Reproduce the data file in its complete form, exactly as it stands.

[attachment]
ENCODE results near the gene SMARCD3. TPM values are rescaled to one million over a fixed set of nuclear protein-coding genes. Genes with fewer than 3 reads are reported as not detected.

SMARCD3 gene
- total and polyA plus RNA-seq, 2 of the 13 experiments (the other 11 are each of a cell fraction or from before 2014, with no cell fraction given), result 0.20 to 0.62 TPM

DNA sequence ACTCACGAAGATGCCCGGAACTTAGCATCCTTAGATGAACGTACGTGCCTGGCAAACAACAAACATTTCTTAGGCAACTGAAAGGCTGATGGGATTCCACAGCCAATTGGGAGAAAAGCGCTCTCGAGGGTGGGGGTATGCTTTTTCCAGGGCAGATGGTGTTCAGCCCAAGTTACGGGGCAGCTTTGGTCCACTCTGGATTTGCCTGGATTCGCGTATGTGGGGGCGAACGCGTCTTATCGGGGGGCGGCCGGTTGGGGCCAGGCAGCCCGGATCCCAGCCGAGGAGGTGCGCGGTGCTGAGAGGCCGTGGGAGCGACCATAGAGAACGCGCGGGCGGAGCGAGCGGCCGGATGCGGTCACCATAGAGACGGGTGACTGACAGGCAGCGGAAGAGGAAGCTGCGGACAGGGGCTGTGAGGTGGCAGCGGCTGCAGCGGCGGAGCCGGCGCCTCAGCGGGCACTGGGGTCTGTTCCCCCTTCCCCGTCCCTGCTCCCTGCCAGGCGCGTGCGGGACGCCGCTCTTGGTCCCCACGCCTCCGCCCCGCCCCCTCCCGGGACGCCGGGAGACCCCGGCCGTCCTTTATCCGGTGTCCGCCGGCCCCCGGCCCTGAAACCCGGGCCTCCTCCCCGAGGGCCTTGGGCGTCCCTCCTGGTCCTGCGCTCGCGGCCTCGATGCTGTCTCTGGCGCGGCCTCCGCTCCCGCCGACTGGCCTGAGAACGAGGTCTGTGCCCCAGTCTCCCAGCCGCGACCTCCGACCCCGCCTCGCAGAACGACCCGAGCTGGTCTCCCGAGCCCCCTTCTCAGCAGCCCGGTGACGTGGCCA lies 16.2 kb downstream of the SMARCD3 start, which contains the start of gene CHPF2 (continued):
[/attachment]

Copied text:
ENCODE results near the gene SMARCD3. TPM values are rescaled to one million over a fixed set of nuclear protein-coding genes. Genes with fewer than 3 reads are reported as not detected.

SMARCD3 gene
- total and polyA plus RNA-seq, 2 of the 13 experiments (the other 11 are each of a cell fraction or from before 2014, with no cell fraction given), result 0.20 to 0.62 TPM

DNA sequence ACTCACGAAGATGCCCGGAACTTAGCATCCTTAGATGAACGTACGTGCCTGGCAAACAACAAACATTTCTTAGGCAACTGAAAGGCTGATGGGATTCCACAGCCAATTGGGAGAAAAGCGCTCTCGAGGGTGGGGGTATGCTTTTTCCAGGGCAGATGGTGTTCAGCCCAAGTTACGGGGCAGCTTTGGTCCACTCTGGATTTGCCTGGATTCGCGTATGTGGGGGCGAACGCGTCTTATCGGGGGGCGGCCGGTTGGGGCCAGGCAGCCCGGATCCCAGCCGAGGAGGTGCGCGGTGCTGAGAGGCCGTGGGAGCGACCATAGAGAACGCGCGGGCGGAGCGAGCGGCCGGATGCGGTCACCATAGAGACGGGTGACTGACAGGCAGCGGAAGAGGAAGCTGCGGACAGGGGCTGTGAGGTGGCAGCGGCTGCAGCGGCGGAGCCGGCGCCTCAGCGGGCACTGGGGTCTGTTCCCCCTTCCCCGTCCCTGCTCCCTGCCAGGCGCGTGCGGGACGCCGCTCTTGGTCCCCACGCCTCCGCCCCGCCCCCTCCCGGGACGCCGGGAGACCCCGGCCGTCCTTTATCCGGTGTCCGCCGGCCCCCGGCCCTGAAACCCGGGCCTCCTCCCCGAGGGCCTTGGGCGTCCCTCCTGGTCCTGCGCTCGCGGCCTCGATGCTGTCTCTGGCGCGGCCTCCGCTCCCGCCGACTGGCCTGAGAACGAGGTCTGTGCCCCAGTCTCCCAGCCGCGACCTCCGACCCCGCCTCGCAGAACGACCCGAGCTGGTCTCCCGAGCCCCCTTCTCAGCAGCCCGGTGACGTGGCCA lies 16.2 kb downstream of the SMARCD3 start, which contains the start of gene CHPF2 (continued):